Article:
Pop music videos have a tendency to be flashy and eye-catching, with cuts that are so quick that there's not really any room for subtlety or nuance. However, these seven artists ignored these conventions and instead made videos that are startlingly minimalist and uncomplicated.
1. The Replacements - "Bastards of Young" (1985)
The Replacements weren't shy about their dislike of music videos; their 1984 song "Seen Your Video" is an attack on "phony rock and roll" bands with videos on MTV. So when the Replacements signed to a major label in the mid-'80s and had to release a video for their single "Bastards of Young," they released the ultimate anti-video: a single black and white shot of a speaker playing the song in someone's living room.
2. Sinead O'Connor - "Nothing Compares 2 U" (1990)
The video for Sinead O'Connor's "Nothing Compares 2 U" is one of the most famous of the '90s. Other than a few mood-setting shots of a park, most of the video consists of a close-up of O'Connor's face while she sings the song. It proved to be so powerful that it went on to win the VMA for Video of the Year.
3. Pixies - "Velouria" (1990)
The Pixies had already mocked music video conventions with their video for "Here Comes Your Man," in which Black Francis and Kim Deal simply open their mouths instead of lip-synching. They took this mockery to the extreme the next year with the video for "Velouria," which is simply a shot of the band running down a hill in excruciatingly slow motion.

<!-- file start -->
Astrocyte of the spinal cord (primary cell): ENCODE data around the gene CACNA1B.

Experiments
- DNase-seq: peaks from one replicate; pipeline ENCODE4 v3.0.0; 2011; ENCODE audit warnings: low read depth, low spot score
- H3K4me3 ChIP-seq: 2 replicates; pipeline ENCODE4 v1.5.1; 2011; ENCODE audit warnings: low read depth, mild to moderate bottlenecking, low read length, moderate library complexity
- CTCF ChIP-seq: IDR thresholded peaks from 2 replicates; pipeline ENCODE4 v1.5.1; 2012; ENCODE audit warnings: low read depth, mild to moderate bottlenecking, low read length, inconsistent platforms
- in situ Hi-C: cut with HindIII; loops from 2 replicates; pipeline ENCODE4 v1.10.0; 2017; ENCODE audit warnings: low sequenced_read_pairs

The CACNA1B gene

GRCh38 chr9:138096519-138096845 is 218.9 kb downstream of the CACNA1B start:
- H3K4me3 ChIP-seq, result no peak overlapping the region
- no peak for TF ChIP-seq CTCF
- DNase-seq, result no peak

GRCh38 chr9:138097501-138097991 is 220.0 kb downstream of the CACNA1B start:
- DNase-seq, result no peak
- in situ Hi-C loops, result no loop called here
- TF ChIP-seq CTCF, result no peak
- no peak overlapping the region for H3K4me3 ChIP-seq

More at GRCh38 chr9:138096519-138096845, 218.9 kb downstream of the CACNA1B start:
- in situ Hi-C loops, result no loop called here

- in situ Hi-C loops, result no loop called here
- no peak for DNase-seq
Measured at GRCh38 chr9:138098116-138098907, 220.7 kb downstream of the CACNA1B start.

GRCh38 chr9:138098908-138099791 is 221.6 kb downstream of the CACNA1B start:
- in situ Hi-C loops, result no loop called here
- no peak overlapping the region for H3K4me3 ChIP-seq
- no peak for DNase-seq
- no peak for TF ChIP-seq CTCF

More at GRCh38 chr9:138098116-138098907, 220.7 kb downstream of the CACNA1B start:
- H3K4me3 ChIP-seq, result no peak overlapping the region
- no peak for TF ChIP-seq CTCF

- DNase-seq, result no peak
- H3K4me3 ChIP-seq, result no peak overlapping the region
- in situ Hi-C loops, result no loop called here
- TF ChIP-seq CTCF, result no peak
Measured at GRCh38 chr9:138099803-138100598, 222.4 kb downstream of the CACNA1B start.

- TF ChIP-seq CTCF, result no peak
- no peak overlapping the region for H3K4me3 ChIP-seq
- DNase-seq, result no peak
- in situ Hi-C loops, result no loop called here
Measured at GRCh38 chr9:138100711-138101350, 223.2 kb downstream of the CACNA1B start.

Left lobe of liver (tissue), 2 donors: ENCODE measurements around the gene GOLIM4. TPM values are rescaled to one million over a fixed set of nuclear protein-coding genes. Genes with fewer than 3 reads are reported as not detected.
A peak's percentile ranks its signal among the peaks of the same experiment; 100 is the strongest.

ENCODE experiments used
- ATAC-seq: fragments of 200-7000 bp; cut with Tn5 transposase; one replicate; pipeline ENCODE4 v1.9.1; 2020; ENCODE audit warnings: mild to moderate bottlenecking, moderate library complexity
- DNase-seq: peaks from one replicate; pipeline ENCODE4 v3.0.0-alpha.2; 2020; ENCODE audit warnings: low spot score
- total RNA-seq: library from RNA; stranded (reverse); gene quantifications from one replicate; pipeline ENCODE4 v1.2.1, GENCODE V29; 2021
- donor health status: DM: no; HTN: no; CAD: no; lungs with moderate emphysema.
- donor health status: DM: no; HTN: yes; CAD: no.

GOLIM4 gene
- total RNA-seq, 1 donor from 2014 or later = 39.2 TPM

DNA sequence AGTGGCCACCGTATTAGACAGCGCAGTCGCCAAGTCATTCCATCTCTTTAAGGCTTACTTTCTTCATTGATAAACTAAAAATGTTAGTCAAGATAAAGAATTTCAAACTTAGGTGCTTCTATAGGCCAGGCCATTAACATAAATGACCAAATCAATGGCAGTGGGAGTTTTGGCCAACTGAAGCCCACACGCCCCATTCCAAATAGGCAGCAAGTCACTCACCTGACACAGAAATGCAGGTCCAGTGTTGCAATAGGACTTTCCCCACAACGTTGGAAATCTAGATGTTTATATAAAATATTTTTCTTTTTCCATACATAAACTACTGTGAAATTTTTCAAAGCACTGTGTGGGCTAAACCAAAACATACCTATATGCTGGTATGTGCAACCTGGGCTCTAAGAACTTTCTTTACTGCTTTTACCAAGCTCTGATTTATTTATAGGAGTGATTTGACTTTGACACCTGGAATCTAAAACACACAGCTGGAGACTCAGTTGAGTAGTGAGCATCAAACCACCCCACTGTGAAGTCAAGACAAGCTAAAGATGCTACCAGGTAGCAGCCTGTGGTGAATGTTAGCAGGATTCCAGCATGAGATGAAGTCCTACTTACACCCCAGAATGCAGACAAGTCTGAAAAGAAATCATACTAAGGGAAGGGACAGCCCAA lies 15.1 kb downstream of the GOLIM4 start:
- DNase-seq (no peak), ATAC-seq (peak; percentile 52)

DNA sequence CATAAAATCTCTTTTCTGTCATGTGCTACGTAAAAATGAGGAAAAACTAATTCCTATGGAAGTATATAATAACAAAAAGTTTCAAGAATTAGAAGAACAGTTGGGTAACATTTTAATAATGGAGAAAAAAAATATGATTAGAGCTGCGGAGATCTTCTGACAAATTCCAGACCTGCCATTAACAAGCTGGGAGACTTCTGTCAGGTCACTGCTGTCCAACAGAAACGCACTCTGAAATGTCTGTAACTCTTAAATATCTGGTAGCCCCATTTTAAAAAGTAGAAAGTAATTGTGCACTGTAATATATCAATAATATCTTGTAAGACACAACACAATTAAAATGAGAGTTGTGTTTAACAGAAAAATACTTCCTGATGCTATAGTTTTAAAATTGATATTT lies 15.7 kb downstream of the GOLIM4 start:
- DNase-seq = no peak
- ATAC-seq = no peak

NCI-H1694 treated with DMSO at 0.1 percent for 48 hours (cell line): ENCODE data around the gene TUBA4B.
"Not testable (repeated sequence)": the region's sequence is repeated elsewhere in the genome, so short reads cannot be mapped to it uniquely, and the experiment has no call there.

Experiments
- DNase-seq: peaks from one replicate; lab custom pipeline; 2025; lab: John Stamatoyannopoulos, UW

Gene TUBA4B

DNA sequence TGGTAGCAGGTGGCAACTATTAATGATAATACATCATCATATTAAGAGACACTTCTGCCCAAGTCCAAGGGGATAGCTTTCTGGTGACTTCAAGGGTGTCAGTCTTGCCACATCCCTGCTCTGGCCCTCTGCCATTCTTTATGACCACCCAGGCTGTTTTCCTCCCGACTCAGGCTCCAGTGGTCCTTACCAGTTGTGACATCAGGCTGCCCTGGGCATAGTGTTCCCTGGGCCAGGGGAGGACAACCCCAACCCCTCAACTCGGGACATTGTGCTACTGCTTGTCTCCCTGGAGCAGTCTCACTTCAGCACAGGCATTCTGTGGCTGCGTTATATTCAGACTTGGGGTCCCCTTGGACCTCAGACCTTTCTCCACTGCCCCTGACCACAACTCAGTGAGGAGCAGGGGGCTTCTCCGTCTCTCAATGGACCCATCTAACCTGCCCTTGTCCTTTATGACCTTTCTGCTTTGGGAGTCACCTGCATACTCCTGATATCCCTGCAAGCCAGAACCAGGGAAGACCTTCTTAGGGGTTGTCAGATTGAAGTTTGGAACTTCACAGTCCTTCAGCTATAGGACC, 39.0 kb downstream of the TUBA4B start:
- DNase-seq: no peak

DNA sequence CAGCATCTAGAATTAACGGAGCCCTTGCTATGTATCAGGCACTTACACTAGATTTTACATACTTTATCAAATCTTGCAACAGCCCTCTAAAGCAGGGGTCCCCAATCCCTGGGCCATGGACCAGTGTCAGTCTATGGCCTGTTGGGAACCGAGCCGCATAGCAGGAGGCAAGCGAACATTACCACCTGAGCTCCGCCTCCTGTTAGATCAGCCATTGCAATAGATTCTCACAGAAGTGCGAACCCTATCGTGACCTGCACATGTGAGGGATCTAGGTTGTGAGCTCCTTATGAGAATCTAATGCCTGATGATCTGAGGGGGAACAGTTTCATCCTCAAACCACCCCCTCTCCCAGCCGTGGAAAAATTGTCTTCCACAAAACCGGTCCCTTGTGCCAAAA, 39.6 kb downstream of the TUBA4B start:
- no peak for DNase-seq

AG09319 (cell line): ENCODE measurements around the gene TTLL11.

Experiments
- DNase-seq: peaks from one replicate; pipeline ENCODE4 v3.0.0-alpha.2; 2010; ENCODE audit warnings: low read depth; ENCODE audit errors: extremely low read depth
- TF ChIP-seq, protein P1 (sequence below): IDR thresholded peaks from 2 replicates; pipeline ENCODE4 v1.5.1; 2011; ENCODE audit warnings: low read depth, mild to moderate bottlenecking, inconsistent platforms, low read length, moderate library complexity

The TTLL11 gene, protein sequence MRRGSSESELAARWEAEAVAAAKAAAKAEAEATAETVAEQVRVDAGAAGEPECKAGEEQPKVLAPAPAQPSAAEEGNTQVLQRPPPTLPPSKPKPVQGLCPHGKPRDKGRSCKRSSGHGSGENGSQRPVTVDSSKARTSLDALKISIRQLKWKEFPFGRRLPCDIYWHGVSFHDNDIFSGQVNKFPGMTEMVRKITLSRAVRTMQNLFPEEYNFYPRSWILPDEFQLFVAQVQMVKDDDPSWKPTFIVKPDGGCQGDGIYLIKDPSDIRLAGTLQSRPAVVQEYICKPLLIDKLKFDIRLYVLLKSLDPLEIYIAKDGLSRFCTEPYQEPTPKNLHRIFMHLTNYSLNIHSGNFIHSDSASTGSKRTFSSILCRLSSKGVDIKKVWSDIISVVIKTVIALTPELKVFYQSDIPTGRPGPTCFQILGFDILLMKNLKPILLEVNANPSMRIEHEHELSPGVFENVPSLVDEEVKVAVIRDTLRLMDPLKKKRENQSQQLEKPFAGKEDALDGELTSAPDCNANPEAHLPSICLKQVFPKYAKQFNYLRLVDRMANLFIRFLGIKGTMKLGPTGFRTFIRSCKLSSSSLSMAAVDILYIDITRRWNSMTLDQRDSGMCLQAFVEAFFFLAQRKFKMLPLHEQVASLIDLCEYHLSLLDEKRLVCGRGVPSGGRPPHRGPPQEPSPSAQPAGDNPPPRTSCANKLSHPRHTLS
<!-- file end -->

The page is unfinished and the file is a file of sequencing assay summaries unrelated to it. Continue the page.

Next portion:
Someone on Youtube decided to speed up the video to see how it looks in real time, and it takes just 23 seconds.
4. PJ Harvey - "Man-Size" (1993)
After a brief prologue in which she dances while holding a dress against her body, the remainder of PJ Harvey's excellent "Man-Size" video features a single unbroken shot of the singer sitting in her underwear while lip-synching and dancing to the song. What's most fascinating about this video is the way that Harvey seems to shift back and forth between self-consciousness and total confidence in her performance.
5. Radiohead - "No Surprises" (1997)
The video for Radiohead's "No Surprises" is at once one of the simplest and one of the most agonizing ever made. It features a close-up of singer Thom Yorke's face in what looks like a space helmet, only it's gradually filling up with water, until Yorke's head is completely submerged. Though he seems to be holding his breath for an incredibly long time, the documentary Meeting People is Easy shows how this part of the video is actually edited in slow motion.
6. The White Stripes - "We're Going To Be Friends" (2002)
The White Stripes were known for their iconic and visually stunning music videos, but for the video for the acoustic White Blood Cells track "We're Going To Be Friends," they chose to keep things simple. In a single take, Jack White plays the song while sitting on a couch outdoors, while Meg White sleeps next to him, since there's nothing for her to do in this drumless song.
7. Lorde - "Tennis Court" (2013)
The video for Lorde's "Tennis Court" immediately brings to mind Andy Kaufman's famous "Mighty Mouse" performance on the first episode of Saturday Night Live. Instead of lip-synching the words, Lorde simply stands and stares at the camera, only opening her mouth for the occasional "yeah" that punctuates the choruses. It's also reminiscent of Andy Warhol's screen tests, in which he would film people to see how they act in front of a camera.
What are some other great minimalist music videos? Let us know down in the comments section!